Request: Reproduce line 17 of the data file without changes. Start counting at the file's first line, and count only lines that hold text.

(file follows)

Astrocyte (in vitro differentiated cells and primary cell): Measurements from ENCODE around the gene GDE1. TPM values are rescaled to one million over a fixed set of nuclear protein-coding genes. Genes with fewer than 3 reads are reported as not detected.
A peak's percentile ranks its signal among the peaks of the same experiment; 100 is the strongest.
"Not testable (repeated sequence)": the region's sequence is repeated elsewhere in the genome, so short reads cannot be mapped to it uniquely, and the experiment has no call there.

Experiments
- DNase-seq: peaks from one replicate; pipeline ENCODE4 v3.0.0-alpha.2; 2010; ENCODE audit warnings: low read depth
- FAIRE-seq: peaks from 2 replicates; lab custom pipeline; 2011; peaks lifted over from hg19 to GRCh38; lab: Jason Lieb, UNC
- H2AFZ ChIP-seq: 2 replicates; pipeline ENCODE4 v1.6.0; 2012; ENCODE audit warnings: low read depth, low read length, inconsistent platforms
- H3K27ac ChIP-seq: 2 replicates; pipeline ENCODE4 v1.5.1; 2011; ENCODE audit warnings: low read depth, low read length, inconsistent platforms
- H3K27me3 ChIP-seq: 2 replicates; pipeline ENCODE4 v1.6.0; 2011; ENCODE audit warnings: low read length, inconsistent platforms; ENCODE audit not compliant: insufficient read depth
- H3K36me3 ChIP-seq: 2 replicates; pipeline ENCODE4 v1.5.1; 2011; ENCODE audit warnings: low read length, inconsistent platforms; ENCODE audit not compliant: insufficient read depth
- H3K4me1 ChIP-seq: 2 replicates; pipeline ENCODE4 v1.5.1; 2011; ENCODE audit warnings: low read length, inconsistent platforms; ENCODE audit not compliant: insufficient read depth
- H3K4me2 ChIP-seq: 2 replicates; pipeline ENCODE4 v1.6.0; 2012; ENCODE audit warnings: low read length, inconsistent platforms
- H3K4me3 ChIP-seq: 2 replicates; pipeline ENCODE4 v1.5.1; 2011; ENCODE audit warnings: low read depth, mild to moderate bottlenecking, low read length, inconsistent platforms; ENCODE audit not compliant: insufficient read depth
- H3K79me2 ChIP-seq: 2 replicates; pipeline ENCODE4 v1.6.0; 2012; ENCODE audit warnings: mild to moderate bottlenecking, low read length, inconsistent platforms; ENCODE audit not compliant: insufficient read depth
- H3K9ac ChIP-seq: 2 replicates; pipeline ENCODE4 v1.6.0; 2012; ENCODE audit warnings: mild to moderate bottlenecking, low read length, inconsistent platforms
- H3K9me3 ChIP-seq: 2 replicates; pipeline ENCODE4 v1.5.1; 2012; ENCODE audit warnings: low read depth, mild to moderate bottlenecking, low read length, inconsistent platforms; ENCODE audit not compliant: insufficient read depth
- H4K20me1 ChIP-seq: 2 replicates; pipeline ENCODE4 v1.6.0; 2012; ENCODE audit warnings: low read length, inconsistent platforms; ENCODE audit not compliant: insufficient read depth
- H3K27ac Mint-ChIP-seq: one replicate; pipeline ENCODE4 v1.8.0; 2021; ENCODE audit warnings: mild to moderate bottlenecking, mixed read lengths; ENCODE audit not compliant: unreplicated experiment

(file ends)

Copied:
- H4K20me1 ChIP-seq: 2 replicates; pipeline ENCODE4 v1.6.0; 2012; ENCODE audit warnings: low read length, inconsistent platforms; ENCODE audit not compliant: insufficient read depth